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|The National Conference of Unitarian and Other Christian Churches: Official Report of the Proceedings of the Twelfth Meeting, Held at Saratoga, N. Y., September 20-24, 1886 (Classic Reprint)
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Excerpt from The National Conference of Unitarian and Other Christian Churches: Official Report of the Proceedings of the Twelfth Meeting, Held at Saratoga, N. Y., September 20-24, 1886
And when with this gift we associate the name of Thomas Whitridge, who left the largest legacy the American Unitarian Association has ever received, the sum of one hundred thousand dollars, we congratulate the city which is so rich in men who have put their liberal faith into such humanitarian works. We congratulate the church which can number two such benefactors among its hon ored members.
Baltimore suggests another name prominent in a very different way in our denominational interest. It was there that Rev. Charles H. A. Dall was born, Feb. 12, 1816. In quest of health, he went to India in 1855, at the earnest entreaty of Rev. Charles T. Brooks, who had just returned from a visit to that land and to Mr. Roberts, the son of a native Christian teacher, who was carrying on a little church in the Unitarian faith. From that time until last July, Mr. Dall has been engaged in this Indian mission with an earnestness, faithfulness, and consecration rarely equalled. This body has not known much about this work. It may he confessed it has never had much interest in it, because the motives which lead other religious bodies to foreign missionary enterprises are not active with us. But those who have made any inquiry have known that here a faithful messenger and servant of God was doing his work, and that, in India or in Bos ton, that work was not in vain. So year by year the Association has made its appropriations, and year by year the details of the mission have come back to us. As he began, he continued by laying stress upon school work, upon secular and industrial education, as the best method of bringing a higher life to these people; and no one who has read Mr. Arnold's remarkable descriptions of this land, its worship and its civilization, in his India Revisited, can doubt that there is vast room for the introduction of some higher life, and that just in this direction there is a loud call for us to carry on and increase this work. In a report on the India Mission made to this Conference in 1872, it was stated that, in all, about three thousand one hundred and seventy persons were the recipients of Mr. Dall's teaching or help and the objects of his personal interest and care. The school has been larger since then, and his inﬂuence has never waned. At his funeral last summer, a vast concourse of natives bowed low over his remains. Some cast garlands of jessamine into the grave; and some members of the Brahmo Somaj made a request to offer prayer above it, all the willing, heart-felt testi~ mony to a life of unfaltering devotion.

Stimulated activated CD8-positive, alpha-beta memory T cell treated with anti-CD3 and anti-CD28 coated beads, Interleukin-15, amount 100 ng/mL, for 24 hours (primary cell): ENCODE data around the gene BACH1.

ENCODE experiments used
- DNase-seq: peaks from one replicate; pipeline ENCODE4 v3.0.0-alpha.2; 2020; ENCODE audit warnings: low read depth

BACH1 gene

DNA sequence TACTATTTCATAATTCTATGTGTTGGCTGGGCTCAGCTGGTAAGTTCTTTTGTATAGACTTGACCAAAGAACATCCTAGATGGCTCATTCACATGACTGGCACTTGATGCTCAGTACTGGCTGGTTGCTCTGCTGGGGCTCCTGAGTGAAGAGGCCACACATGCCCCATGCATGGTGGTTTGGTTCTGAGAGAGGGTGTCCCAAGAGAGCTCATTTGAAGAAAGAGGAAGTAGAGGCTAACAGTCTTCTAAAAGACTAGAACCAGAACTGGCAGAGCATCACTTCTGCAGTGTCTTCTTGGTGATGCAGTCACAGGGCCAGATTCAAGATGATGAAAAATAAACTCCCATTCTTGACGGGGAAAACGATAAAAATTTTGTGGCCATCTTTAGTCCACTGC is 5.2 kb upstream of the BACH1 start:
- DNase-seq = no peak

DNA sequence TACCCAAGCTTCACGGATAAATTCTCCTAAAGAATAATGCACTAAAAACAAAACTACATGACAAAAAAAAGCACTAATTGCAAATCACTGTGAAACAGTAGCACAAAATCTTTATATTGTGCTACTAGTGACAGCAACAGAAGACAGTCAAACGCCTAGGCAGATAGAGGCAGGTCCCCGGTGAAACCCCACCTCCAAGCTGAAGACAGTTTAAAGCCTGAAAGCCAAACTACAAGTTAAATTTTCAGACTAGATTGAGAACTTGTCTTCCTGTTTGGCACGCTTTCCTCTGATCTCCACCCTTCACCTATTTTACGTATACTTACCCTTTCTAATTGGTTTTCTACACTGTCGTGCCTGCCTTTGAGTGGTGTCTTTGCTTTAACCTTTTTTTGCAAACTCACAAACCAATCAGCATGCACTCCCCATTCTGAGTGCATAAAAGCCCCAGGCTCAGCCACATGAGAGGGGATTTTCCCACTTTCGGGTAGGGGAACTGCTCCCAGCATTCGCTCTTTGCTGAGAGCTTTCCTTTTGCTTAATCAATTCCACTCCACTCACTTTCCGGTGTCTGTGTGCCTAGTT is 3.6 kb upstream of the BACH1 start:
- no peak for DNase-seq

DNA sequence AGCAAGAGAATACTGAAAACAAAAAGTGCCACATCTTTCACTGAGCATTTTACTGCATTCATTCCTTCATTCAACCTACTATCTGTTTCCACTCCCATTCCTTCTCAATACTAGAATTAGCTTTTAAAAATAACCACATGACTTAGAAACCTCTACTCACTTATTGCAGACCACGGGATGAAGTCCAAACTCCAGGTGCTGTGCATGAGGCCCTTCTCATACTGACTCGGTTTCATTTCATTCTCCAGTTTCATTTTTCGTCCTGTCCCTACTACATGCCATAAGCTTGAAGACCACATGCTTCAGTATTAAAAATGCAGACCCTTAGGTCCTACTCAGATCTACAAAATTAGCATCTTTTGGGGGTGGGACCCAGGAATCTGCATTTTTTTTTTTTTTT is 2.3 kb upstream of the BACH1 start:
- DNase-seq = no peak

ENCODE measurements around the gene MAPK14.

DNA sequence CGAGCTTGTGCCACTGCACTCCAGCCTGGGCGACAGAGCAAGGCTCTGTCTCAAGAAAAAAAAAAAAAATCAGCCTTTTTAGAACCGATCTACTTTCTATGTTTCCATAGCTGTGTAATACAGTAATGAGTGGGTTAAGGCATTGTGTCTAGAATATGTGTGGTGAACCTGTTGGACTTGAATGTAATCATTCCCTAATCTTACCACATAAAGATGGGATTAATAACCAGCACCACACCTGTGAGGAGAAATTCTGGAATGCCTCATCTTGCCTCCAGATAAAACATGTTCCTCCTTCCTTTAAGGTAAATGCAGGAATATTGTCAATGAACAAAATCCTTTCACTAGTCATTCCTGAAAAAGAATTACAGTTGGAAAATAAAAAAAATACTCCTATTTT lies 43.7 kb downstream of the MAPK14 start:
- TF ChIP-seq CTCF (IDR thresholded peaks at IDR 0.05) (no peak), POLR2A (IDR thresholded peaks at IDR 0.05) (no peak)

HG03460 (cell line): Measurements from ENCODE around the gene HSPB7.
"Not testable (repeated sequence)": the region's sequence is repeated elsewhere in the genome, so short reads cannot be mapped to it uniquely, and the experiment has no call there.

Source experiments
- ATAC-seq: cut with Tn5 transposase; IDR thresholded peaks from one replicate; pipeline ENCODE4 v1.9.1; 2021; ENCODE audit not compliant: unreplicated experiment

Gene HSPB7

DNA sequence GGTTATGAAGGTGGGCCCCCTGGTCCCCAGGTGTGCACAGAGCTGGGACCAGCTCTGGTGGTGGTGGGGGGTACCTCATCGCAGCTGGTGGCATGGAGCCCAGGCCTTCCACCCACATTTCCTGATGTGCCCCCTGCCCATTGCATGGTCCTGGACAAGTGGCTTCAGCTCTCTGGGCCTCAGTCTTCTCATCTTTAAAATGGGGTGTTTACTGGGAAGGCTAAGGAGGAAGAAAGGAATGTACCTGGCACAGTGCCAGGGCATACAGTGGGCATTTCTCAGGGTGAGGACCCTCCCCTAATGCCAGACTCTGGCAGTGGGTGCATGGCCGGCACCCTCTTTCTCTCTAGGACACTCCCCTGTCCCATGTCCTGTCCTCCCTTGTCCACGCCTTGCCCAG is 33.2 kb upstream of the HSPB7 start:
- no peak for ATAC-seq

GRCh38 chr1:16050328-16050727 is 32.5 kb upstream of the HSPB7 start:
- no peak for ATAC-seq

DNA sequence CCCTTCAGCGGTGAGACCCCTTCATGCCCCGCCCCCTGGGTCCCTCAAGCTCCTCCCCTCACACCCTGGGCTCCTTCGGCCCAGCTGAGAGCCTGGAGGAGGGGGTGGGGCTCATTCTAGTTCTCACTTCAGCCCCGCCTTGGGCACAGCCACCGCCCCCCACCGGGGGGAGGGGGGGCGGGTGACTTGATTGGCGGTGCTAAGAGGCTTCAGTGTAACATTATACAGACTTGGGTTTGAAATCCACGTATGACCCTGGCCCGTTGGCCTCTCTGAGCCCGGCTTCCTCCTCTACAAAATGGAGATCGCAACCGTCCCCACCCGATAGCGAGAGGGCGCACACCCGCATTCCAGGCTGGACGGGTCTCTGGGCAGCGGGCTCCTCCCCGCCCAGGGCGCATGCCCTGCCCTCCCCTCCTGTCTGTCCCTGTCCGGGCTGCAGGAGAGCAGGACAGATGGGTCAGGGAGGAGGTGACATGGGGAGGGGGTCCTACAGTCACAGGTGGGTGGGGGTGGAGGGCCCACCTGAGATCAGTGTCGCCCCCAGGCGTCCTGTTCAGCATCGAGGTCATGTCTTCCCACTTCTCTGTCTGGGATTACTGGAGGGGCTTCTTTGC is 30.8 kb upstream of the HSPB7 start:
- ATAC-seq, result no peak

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bound: 240 pages
publisher: Forgotten Books (March 3, 2017)
isbn: 0243575297, 978-0243575299,
weight: 11.5 ounces (